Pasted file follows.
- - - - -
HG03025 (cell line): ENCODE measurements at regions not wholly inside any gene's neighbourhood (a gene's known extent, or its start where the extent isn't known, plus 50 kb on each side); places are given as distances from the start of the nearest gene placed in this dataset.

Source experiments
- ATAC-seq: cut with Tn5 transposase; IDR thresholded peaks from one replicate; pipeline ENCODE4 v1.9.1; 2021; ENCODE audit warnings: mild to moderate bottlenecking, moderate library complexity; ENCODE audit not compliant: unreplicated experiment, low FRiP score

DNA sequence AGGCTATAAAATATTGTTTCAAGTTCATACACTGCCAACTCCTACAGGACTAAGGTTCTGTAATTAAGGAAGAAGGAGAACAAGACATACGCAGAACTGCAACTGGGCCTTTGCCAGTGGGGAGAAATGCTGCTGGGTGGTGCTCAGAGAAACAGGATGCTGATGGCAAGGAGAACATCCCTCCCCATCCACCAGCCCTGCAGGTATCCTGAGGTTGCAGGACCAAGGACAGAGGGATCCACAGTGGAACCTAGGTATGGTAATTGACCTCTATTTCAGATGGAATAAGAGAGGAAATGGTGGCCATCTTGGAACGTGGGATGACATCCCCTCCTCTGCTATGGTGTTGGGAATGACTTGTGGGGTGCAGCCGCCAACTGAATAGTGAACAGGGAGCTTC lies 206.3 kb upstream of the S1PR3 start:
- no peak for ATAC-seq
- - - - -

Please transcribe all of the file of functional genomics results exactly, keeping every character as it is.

HG03025 (cell line): ENCODE measurements at regions not wholly inside any gene's neighbourhood (a gene's known extent, or its start where the extent isn't known, plus 50 kb on each side); places are given as distances from the start of the nearest gene placed in this dataset.

Source experiments
- ATAC-seq: cut with Tn5 transposase; IDR thresholded peaks from one replicate; pipeline ENCODE4 v1.9.1; 2021; ENCODE audit warnings: mild to moderate bottlenecking, moderate library complexity; ENCODE audit not compliant: unreplicated experiment, low FRiP score

DNA sequence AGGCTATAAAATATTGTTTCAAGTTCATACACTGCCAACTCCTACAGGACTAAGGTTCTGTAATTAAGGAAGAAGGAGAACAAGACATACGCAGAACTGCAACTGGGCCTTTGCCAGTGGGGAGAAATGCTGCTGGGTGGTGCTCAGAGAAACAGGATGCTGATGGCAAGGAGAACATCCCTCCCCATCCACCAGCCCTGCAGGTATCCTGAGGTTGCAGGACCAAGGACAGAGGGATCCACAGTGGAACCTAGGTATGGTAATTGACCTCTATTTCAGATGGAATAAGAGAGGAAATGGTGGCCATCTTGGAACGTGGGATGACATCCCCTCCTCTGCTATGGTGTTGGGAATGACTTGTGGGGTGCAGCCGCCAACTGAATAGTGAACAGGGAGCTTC lies 206.3 kb upstream of the S1PR3 start:
- no peak for ATAC-seq